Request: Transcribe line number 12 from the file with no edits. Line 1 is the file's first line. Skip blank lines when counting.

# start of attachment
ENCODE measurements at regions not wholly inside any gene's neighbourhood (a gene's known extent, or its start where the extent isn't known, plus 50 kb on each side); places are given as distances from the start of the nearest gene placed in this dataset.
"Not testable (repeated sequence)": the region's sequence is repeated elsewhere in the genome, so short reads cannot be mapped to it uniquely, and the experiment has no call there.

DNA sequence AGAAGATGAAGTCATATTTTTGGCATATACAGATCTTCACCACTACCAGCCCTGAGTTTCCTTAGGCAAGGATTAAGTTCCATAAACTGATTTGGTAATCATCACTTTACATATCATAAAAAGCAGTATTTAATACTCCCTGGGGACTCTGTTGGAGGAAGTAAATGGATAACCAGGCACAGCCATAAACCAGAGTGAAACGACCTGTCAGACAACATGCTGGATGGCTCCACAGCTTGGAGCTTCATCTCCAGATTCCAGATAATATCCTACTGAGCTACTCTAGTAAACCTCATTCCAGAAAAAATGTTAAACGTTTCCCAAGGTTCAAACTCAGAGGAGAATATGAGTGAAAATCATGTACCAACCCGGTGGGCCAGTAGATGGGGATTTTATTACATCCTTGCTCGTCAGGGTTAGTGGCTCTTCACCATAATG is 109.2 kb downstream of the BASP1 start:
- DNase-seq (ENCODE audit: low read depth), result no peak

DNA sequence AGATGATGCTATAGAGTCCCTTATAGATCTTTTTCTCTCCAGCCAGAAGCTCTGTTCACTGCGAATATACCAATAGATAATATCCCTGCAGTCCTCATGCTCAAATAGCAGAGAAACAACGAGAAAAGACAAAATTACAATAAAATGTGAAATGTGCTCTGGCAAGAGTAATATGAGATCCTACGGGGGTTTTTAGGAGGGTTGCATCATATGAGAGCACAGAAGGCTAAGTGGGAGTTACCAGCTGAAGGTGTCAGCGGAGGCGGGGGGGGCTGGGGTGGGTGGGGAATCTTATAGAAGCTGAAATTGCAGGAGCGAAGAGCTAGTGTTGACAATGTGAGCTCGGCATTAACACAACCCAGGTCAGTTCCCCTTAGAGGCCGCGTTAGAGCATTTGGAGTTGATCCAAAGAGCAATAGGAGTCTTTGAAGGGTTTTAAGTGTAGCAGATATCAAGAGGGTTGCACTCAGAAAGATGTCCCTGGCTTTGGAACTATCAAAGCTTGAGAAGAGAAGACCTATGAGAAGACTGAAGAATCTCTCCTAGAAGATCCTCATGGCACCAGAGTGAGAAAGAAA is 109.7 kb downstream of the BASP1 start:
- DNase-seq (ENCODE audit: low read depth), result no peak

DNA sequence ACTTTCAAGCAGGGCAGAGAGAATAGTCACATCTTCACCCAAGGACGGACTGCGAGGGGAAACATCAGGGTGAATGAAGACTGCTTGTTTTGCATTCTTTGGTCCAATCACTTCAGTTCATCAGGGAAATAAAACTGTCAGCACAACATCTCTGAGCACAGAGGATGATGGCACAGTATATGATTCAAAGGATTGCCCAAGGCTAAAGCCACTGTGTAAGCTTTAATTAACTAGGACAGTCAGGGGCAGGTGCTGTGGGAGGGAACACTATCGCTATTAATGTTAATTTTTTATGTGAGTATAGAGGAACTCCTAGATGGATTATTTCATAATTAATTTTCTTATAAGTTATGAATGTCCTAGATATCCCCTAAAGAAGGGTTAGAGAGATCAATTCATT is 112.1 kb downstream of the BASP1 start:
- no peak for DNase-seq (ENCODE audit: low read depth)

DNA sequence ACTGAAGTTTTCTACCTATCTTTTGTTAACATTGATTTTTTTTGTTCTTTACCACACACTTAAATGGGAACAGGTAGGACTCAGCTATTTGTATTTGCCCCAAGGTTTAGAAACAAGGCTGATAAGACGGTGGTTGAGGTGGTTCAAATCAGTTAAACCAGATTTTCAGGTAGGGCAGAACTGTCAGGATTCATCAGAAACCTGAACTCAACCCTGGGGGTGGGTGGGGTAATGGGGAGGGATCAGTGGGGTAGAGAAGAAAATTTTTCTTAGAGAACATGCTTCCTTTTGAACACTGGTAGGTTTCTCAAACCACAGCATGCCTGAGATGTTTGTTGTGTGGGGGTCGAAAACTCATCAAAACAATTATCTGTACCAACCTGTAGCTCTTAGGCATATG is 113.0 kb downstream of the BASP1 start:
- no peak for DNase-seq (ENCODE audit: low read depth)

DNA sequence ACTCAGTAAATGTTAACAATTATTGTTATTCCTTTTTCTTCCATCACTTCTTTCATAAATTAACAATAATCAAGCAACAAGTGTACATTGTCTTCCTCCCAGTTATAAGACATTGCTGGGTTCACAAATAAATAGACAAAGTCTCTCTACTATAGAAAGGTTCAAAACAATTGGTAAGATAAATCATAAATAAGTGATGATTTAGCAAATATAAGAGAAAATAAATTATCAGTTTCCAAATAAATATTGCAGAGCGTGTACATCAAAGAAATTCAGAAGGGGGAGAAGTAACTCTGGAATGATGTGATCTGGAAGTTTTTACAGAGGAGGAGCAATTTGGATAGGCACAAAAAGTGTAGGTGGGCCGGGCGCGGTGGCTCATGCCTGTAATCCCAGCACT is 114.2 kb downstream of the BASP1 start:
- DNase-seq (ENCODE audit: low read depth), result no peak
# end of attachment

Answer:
- DNase-seq (ENCODE audit: low read depth), result no peak